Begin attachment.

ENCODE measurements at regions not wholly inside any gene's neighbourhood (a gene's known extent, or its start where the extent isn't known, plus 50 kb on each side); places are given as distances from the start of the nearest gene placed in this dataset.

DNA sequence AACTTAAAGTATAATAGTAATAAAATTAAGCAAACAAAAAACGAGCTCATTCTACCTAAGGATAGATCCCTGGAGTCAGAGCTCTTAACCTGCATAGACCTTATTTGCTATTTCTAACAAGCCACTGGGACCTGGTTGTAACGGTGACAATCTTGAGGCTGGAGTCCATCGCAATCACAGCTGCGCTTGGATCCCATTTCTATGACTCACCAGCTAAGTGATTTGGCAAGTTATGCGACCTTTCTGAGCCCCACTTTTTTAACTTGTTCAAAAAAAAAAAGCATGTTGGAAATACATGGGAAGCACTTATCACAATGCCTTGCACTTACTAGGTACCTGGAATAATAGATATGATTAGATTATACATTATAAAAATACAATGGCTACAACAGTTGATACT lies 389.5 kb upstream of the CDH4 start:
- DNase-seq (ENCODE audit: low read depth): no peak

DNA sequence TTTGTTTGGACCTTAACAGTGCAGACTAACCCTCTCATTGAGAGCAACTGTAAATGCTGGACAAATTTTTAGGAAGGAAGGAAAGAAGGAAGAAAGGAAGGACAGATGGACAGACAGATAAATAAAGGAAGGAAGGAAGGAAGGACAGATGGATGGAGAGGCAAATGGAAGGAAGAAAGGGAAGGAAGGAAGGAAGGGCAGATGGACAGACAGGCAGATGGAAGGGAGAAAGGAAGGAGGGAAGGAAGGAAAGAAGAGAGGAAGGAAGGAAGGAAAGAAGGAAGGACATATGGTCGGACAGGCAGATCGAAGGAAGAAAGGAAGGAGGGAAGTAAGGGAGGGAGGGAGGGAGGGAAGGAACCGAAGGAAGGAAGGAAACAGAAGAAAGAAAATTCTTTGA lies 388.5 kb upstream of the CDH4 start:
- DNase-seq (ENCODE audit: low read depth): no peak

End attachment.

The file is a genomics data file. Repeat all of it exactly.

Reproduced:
ENCODE measurements at regions not wholly inside any gene's neighbourhood (a gene's known extent, or its start where the extent isn't known, plus 50 kb on each side); places are given as distances from the start of the nearest gene placed in this dataset.

DNA sequence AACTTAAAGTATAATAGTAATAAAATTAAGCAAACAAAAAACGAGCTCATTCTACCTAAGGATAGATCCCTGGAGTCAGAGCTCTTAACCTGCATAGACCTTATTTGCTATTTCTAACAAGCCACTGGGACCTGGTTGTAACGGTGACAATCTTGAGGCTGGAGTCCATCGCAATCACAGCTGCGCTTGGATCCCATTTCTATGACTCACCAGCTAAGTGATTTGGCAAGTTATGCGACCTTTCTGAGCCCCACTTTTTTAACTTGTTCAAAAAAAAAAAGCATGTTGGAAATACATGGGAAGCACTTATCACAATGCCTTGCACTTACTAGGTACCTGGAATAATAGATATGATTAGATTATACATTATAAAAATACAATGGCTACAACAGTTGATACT lies 389.5 kb upstream of the CDH4 start:
- DNase-seq (ENCODE audit: low read depth): no peak

DNA sequence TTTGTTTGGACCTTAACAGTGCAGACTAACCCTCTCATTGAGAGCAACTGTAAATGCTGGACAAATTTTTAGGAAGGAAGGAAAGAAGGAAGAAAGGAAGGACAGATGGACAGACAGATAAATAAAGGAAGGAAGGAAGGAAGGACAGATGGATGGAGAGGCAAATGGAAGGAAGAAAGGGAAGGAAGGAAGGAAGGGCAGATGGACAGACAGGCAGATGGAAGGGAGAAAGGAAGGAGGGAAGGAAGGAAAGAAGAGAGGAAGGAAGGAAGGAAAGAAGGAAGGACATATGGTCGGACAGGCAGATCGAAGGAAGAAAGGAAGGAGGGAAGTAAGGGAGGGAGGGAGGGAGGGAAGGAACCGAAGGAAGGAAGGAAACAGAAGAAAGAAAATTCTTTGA lies 388.5 kb upstream of the CDH4 start:
- DNase-seq (ENCODE audit: low read depth): no peak